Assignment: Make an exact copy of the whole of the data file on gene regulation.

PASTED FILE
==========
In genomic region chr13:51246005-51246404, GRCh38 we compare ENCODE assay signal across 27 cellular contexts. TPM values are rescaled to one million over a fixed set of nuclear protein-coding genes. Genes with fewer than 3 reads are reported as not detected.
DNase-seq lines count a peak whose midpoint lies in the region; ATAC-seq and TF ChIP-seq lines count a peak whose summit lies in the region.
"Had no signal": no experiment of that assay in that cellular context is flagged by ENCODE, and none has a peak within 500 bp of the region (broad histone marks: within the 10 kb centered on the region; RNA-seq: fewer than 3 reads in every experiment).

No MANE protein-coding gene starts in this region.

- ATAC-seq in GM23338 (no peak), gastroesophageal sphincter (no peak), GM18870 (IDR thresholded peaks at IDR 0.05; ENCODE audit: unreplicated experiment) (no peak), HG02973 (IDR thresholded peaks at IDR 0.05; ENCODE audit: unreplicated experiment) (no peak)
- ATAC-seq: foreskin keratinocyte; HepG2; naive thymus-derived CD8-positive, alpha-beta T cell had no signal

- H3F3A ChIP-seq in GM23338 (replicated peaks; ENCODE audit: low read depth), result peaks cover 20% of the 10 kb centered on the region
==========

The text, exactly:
In genomic region chr13:51246005-51246404, GRCh38 we compare ENCODE assay signal across 27 cellular contexts. TPM values are rescaled to one million over a fixed set of nuclear protein-coding genes. Genes with fewer than 3 reads are reported as not detected.
DNase-seq lines count a peak whose midpoint lies in the region; ATAC-seq and TF ChIP-seq lines count a peak whose summit lies in the region.
"Had no signal": no experiment of that assay in that cellular context is flagged by ENCODE, and none has a peak within 500 bp of the region (broad histone marks: within the 10 kb centered on the region; RNA-seq: fewer than 3 reads in every experiment).

No MANE protein-coding gene starts in this region.

- ATAC-seq in GM23338 (no peak), gastroesophageal sphincter (no peak), GM18870 (IDR thresholded peaks at IDR 0.05; ENCODE audit: unreplicated experiment) (no peak), HG02973 (IDR thresholded peaks at IDR 0.05; ENCODE audit: unreplicated experiment) (no peak)
- ATAC-seq: foreskin keratinocyte; HepG2; naive thymus-derived CD8-positive, alpha-beta T cell had no signal

- H3F3A ChIP-seq in GM23338 (replicated peaks; ENCODE audit: low read depth), result peaks cover 20% of the 10 kb centered on the region